Jumbo Wins Leviathan Gig Subsea World News has put together a recap of the most interesting articles from the previous week (November 05 – November 11).Subsea 7 Profit Slips Oceaneering Reopens Umbilical Plant After Hurricane Cerberus Snaps Up SubCom Reach Charters New Subsea Vessel for Joint Projects with MMT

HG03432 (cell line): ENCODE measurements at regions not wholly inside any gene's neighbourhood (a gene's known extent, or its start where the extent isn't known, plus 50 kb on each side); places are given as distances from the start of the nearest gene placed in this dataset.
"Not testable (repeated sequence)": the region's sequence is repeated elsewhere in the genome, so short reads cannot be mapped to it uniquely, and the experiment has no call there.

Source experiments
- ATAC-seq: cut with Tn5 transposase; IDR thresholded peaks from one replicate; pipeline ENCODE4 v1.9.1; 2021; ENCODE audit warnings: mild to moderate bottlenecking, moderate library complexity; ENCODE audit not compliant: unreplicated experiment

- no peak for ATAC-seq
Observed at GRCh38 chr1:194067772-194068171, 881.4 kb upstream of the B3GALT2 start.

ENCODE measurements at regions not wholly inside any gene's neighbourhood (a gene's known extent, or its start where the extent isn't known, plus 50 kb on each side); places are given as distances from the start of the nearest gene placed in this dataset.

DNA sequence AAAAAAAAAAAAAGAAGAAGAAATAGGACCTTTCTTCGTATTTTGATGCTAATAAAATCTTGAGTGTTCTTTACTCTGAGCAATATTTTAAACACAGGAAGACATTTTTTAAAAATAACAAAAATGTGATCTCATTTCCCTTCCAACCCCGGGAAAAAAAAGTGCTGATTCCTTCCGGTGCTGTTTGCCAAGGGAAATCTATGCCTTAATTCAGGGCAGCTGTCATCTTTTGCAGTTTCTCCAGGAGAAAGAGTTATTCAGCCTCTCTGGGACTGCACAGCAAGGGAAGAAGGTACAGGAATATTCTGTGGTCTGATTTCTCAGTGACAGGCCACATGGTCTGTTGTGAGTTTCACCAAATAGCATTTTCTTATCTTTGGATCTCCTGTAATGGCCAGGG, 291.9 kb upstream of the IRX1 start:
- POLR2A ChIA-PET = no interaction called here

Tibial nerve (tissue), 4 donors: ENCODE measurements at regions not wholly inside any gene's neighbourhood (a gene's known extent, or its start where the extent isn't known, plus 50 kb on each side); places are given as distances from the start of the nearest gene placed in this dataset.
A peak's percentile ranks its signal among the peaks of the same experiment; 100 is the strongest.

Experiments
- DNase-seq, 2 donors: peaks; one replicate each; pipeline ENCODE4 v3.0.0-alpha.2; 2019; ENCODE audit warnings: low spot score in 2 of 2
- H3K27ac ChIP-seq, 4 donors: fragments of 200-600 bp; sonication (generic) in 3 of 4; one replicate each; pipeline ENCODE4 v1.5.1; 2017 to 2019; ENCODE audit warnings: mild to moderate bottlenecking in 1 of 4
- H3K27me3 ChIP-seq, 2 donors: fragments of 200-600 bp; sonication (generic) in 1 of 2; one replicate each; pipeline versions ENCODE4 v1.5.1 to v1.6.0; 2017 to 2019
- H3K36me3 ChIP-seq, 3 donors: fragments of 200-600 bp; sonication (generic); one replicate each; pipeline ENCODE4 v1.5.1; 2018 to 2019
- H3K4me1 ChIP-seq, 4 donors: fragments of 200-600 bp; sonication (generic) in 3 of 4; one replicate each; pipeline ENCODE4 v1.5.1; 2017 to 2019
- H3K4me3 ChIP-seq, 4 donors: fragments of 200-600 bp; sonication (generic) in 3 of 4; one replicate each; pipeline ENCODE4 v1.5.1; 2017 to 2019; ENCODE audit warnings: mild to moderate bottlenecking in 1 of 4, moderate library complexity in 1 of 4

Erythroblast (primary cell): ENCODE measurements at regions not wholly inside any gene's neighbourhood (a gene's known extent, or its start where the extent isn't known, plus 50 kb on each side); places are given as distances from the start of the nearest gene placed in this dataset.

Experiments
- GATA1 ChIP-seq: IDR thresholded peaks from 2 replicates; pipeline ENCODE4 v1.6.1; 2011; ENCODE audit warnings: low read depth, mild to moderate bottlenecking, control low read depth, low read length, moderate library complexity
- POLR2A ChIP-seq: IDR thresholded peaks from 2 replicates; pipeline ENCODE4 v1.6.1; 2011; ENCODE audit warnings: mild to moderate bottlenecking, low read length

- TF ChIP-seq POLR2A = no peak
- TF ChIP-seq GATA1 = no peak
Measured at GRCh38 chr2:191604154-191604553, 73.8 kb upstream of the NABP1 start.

AFTERMATH OF 32 YEARS LONG WAITThe History-making coach Imama Amapakabo has announced his contract with Rangers ended Sunday after he led the club to win the Nigeria league after 32 years.The 43-year-old former goalkeeper according to africanfootball.com said: “The book Rangers is closed. We will see if we will open another book again.“On the pitch on Sunday, I closed the book and I tried to see which is the next book to read.“We have been able to read this particular book, it is closed now. We will open another book.”He has now been linked with South African club Chippa United, deposed champions Enyimba, Kano Pillars and Sunshine Stars. Imama himself said, ”I have been linked with many clubs, but I will just sit back and let God lead me. God leads and I follow.”He further admitted that personally it was a tough and rough road to victory for him.“When I started out, nobody believed in me but they did not stop from giving me a chance,” recalled the coach, who has assisted the likes of Solomon Ogbeide, John Obuh and Kadiri Ikhana.“I am a young man, I am not from this clime (Eastern Nigeria), I did not play for Rangers…they were factors and they were tough to deal with.“I was an unknown quantity, but here we’re today.”Share this:FacebookRedditTwitterPrintPinterestEmailWhatsAppSkypeLinkedInTumblrPocketTelegram